ELLENTON — Darkness here.
The brake lights stretched half a mile to the exit to the mall. These people had left their homes, their families, on Thanksgiving, so they could sit in a traffic jam in the middle of the night so they could shop. This was the nocturnal start of the nation's annual, half-a-trillion-dollar holiday consumption spree.
At the Prime Outlets, as late Thursday night turned to early Friday morning, there were people wearing flip-flops and Santa hats and pajama pants, people pushing strollers, people pulling suitcases, hunting down the cheapest prices on the most-wanted stuff.
But they came to Yankee Candle chasing something else. Stacked and sorted on the store's pungent shelves were the scents of Christmas Eve, Christmas Morning, Christmas Tree and Christmas Wreath.
Christmas Cookie. Christmas Pudding. Christmas Punch.
Merry Christmas. Happy Christmas.
Christmas Magic. Christmas Wish.
Christmas in a jar.
Christmas up the nose.
Sue Newman walked in with a fanny pack and an empty red wagon.
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Americans buy not quite $4 billion worth of candles every year. The specialty scent sector makes up about half of that. Yankee Candle is the leader. The company's "promise" is to "seek out fragrance ideas that will evoke the pleasant memories and experiences of everyday life" and to be "constantly developing new and better ways to enhance the lives of our customers." Its sales are up at a time when the economy is down.
The founder has bought a 17,500-square-foot house on Jupiter Island with four acres of beach. He has bought a house in Nantucket, Mass., with a wine cellar of 2,000 bottles. He has bought a 197-foot custom yacht.
He once told a reporter his company doesn't sell wax and wicks. What his company sells, he said, is nostalgia. Fantasy.
Large jars are 22 ounces. They retail for $24.95.
The Black Friday special at the outlets: six for $60.
In his book Tinsel: A Search for America's Christmas Present, Hank Stuever, the Washington Post culture critic, says the holidays make people look for "some lost aroma of the real."
Two years ago on Black Friday, a predawn rush of 2,000 people at a Walmart in New York state trampled to death a temporary worker. "Savages," witnesses said.
Here this year, people pitched tents. Children slept on benches. The floor of a stall in the men's room was covered with dirty, stomped-on coupon books.
Back at Yankee Candle, a woman drank a Red Bull. A candle hit the floor. The sounds of shattering glass.
Sometimes the clerks eat Advils to make it through shifts. With the earth's most authentic scents, a little goes a long way. Not here. The overwhelming smell is industrial-kitchen vanilla mashed with dryer sheets mashed with mixed berry and Pine-Sol.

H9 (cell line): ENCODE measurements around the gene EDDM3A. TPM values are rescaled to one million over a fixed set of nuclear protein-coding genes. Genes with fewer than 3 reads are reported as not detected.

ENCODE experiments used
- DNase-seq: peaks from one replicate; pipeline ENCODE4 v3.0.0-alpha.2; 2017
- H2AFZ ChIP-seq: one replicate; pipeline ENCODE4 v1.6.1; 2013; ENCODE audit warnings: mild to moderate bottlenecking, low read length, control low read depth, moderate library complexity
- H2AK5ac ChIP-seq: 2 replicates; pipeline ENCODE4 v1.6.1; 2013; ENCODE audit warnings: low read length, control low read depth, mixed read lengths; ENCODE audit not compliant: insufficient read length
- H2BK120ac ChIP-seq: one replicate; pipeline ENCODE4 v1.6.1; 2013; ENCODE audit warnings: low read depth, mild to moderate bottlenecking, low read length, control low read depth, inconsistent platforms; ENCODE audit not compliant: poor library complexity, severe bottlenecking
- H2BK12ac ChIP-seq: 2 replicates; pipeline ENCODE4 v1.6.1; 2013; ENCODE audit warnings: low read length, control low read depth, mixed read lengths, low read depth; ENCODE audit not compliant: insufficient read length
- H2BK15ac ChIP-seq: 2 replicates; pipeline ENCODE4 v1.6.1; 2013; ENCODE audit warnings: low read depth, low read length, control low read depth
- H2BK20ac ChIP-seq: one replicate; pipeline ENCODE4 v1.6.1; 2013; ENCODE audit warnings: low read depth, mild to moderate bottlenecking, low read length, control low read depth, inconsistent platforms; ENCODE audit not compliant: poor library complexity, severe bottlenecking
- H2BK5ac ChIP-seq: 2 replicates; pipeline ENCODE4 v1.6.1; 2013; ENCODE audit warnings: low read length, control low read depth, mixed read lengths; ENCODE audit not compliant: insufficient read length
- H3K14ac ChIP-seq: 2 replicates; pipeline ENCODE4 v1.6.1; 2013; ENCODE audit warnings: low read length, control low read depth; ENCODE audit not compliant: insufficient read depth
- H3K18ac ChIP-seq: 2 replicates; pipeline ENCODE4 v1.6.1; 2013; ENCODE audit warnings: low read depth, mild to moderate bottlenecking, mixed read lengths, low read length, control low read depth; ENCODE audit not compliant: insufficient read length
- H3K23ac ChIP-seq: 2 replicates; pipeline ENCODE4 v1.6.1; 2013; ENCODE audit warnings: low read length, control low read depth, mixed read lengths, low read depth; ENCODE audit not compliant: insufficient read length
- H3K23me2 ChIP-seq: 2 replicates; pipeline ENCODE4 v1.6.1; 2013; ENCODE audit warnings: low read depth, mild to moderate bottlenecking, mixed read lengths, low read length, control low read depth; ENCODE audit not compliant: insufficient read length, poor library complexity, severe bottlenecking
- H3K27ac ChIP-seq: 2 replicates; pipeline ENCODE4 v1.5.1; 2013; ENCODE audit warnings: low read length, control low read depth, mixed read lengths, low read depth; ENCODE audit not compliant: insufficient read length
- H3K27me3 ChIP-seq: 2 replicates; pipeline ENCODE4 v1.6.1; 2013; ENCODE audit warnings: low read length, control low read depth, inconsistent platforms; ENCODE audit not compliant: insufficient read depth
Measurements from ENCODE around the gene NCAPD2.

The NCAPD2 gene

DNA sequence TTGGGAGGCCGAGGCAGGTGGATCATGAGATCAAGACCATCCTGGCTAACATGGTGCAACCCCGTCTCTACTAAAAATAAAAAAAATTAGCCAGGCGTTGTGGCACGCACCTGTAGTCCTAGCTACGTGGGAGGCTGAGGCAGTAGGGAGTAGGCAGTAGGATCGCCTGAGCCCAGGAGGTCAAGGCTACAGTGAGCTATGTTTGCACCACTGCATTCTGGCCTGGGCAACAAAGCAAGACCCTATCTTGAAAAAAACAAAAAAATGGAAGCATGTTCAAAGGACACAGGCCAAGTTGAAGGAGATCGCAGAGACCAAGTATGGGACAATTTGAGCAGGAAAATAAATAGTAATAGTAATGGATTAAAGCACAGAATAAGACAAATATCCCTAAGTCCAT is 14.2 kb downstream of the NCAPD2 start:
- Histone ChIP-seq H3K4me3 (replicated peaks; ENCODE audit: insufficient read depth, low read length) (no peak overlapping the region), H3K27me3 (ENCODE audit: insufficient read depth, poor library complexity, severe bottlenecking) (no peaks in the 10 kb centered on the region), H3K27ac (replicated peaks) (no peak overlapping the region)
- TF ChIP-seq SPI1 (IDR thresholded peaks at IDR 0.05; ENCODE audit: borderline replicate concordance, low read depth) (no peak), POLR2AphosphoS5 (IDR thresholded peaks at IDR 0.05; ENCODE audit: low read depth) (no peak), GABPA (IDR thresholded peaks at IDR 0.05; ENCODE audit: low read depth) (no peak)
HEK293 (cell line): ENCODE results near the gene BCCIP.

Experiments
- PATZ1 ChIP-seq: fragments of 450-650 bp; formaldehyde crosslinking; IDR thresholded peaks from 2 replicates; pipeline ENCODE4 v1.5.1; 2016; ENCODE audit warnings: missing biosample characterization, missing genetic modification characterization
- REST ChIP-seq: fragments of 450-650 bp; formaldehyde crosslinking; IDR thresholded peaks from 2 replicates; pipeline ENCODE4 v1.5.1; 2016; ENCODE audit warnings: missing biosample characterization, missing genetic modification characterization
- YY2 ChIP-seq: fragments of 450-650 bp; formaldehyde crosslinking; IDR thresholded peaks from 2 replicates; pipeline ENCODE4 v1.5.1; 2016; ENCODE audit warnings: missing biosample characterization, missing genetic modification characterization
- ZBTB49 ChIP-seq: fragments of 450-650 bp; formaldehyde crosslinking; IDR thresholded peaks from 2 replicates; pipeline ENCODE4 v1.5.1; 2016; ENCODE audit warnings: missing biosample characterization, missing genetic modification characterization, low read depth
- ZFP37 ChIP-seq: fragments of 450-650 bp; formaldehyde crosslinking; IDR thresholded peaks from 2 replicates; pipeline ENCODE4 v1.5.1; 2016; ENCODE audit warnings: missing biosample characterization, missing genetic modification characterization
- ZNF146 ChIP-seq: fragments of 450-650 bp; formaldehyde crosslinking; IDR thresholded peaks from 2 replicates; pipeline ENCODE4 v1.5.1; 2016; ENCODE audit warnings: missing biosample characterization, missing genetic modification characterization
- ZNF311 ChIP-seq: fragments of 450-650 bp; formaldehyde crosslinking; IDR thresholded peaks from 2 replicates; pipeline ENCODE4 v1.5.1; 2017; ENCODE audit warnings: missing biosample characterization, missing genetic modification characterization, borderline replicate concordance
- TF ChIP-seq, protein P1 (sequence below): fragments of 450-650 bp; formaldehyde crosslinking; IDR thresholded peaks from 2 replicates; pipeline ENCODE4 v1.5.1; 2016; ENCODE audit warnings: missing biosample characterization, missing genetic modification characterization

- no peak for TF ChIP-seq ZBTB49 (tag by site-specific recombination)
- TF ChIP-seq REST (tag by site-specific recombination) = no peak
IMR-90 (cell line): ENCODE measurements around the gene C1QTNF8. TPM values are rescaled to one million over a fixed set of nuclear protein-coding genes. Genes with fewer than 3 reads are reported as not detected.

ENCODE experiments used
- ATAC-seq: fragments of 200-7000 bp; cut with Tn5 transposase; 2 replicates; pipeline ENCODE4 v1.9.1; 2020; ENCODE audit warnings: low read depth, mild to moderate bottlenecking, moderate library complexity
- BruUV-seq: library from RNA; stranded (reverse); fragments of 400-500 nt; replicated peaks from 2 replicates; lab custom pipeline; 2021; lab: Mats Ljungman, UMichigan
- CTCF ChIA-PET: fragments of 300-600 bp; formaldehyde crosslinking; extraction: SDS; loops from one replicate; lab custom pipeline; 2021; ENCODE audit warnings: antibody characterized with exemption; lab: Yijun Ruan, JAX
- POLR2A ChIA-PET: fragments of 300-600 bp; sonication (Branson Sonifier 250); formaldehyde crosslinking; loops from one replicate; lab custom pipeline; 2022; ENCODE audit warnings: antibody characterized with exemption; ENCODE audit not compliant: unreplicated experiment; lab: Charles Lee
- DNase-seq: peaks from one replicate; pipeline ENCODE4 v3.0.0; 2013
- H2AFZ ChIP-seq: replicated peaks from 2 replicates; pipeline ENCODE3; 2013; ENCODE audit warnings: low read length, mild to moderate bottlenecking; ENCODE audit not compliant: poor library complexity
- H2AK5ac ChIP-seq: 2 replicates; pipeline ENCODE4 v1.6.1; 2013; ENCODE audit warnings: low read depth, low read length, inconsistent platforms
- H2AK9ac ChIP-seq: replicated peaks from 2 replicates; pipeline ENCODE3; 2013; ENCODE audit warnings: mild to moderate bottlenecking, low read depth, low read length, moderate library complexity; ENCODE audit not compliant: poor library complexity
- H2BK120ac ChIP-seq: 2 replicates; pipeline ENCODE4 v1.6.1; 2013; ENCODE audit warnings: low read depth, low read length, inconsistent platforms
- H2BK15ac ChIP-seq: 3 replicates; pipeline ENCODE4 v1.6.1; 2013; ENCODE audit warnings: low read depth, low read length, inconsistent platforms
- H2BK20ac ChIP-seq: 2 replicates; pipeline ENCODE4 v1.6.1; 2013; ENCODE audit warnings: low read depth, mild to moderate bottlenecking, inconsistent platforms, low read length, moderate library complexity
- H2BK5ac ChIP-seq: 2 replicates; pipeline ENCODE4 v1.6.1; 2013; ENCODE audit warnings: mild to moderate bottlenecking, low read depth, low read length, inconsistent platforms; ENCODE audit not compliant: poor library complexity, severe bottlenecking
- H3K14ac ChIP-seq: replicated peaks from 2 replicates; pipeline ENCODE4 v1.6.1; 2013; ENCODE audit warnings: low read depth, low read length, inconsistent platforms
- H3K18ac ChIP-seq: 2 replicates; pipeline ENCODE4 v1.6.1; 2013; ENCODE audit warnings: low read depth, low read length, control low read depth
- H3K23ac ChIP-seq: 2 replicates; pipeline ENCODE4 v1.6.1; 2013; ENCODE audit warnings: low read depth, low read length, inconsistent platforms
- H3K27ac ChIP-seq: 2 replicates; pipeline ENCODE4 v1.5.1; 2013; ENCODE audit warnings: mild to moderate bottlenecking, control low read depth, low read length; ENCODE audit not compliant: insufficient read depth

"Are you finding what you want?" the clerks ask.
Sue Newman, 66, a retired motel owner from Pennsylvania who has lived in Sarasota County for more than 30 years, stood at the register with six big candles and some gift baskets with snowman figurines.
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The sense of smell is our strongest sense. Chemicals in the air dissolve in the mucus in our nostrils. The process triggers in the most primitive parts of our brains associations of odors with memories and emotions.
Yankee Candle promotional materials say Christmas Eve smells like "traditional holiday scents of a warm hearth, sugared plums, and candied fruits." Hearthside is "like the cozy warmth of crackling pine logs." Winter Wonderland is "so real you can almost hear sleigh bells." Christmas Tree is "like going out in the snow to find that special tree."
Everything's like. Nothing is.
Sue Newman walked outside with her now-filled wagon. She was shopping with her daughter-in-law. She was going to be shopping all night long, and then all day long, until it was dark all over again.
She puts her Yankee Candles in her kitchen. In her dining room. Her bedroom. Her bathroom. Sparkling Snow is her favorite. "Gleaming, snow-covered pines with hints of patchouli and fruit …"
To her, she said, Yankee Candles smell like safe.
When she gets home, "I flip on the security system, and I put on the TV," she said, "and I light my candles."
News researcher Natalie Watson contributed to this report. Michael Kruse can be reached at [email protected] or (727) 893-8751.